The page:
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Comparing two charity adverts: Which is more effective?

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Compare two charity adverts: which is the most effective and why? Harriet Blues Everyday we see adverts appealing for us to donate money to a good cause. Two examples of charity adverts include a Medecins Sans Frontieres advert, both appealing for donations to help with the Afghan Crisis. They both use many different persuasive techniques, including pictures, text and headings among others. However both adverts approach and use these techniques in different ways. Firstly the UNICEF advert. This advert starts with a small yet bold heading, saying what the advert is about: "Afghan Crisis Children's Appeal." This is a good technique because although it isn't particularly eye catching, it gives a little inclination as to hat the advert is about so it compels the reader to fine out more, by reading on. Secondly, the UNICEF advert has a large picture of poor children looking frightened and sad, with the word 'Help.' in simple, bold letters. The picture is a very successful persuasive technique because although we as readers still don't know what the advert is properly about, it tugs on the heartstrings and makes the reader feel sorry for the children shown. ...read more.


This includes a large printed phone local rate phone number, a logo, and website address, free post address and donation slip. On the donation slip there are four boxes for suggested donation amounts up to a figure of �100. This suggests that the advert is aimed at adults with children; the advert talks about the effects of the crisis on the children, and has a big picture of children, and so is intended to reach out to parents, but it is also more specific in asking for credit card details. On the other hand, the Medicens Sans Frontieres approaches the same afghan crisis but in a different way. Firstly, the advert has the name of the organisation at the top then the title of what the advert is about; "Afghan Crisis Appeal". This is a similar approach to the issue, as the UNICEF advert: however, the background is dark and the chunkier than and not as clear as in the UNICEF advert. One of the main and very obvious differences is the use of pictures to entice and grab the emotions of the target reader: the UNICEF advert uses a very clear and effective picture whereas the Medecins Sans Frontieres advert has no picture, just a plain and dark background and light coloured text. ...read more.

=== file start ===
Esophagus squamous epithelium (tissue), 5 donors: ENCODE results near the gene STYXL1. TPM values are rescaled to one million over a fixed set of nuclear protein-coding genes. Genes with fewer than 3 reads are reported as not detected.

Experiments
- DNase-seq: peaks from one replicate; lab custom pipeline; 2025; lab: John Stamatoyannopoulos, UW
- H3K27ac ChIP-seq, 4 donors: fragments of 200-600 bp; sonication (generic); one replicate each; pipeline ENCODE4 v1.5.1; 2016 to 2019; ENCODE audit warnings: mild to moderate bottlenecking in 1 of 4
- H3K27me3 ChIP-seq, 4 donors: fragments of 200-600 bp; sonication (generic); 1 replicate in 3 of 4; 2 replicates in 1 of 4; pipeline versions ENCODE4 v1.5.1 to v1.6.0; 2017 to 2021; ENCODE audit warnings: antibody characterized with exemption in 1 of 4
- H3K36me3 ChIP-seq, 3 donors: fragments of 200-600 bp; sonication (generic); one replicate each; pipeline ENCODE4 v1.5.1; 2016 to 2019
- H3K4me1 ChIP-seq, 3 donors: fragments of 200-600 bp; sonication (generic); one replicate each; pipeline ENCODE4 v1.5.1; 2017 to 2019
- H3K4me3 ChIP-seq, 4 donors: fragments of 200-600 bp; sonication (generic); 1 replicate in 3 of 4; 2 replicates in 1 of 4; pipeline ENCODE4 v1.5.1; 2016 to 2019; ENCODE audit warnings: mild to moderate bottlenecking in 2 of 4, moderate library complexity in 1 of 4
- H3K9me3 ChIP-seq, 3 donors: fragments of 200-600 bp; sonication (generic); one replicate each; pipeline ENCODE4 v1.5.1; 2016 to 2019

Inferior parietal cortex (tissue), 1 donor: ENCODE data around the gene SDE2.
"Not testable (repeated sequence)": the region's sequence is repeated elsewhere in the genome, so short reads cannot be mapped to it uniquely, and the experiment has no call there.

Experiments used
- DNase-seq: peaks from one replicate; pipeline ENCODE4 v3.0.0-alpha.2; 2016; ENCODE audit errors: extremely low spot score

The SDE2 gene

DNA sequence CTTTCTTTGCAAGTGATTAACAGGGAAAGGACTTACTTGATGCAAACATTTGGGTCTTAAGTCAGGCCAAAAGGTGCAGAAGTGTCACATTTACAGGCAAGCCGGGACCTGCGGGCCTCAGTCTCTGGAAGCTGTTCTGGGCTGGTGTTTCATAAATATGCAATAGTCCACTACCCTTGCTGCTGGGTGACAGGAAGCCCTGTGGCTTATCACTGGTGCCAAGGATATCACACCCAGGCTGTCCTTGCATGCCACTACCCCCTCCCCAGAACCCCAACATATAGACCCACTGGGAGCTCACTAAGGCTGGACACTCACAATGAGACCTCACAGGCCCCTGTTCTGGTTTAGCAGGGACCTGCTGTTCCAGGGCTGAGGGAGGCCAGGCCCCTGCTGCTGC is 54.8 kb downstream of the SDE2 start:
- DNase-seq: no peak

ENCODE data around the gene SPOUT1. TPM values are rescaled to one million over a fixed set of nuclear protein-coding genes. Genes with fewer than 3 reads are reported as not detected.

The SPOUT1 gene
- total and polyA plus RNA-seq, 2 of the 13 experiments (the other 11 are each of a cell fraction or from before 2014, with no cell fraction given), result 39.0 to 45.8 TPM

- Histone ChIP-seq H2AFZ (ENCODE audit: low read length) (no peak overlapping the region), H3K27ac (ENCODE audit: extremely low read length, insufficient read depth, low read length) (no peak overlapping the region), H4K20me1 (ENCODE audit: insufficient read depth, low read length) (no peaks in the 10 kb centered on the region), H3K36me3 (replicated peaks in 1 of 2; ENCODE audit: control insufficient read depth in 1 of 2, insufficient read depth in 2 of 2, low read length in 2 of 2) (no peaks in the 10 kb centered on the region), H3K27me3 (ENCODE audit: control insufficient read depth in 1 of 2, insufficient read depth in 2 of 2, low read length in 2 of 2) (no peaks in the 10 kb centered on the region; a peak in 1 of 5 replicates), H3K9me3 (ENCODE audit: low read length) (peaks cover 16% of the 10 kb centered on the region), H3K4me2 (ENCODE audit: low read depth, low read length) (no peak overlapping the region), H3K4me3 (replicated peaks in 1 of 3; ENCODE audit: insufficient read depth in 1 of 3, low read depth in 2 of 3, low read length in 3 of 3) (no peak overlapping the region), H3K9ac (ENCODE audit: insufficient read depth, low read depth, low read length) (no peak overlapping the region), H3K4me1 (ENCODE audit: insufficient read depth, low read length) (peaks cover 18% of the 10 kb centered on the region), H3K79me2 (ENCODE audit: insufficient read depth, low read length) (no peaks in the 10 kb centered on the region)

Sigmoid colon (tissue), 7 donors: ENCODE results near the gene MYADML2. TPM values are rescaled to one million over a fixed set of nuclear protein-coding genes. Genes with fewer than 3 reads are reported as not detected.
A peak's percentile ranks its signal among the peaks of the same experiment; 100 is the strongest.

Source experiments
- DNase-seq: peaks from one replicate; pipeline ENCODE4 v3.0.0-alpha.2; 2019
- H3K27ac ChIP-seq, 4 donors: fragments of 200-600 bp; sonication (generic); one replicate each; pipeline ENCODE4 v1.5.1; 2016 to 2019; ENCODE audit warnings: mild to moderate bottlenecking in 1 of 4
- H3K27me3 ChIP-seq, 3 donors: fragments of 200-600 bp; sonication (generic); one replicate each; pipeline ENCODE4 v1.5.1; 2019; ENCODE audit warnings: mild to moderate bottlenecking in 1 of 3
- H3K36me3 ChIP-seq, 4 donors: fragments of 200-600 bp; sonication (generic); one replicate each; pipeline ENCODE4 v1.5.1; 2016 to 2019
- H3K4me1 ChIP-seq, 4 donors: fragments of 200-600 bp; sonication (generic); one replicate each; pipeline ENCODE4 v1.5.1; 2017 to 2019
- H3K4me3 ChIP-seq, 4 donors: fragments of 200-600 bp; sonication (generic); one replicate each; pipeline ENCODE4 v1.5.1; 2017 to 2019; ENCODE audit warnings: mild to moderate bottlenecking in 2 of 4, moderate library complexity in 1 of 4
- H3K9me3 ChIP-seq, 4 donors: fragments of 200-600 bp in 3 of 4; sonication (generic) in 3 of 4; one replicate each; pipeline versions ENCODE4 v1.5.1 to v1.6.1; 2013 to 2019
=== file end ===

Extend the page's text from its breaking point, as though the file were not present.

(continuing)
They also have a donation slip, set out in almost the same way with tick boxes and space for credit card details, but they ask for more money. This may be because they are not just working with children but with others too. They ask for up to �250 and other. In the bottom there is also a logo for the group, which is simple and effective, yet, slightly irrelevant (it is a little man with a linear background.) again this shows they are aiming their advert at adults with credit cards. In conclusion, I think that the UNICEF advert is a better and more successful advert than the Medecins Sans Frontieres advert, because although the two adverts use similar persuasive techniques, the way the approach them and use them makes them different and changes there success. These include use of pictures, headings, donation slips, text and content of the text, and layout. The UNICEF advert uses all of these techniques and tailors them to fit the purpose of their advert. An obvious one would be how they use a picture to sway the reader's emotions, whereas the Medecins Sans Frontieres advert uses no such thing. Furthermore, the UNICEF advert looks like more thought, care and time went into it, giving it a better-rounded and successful appearance that The Medecins Sans Frontieres advert. ...read more.

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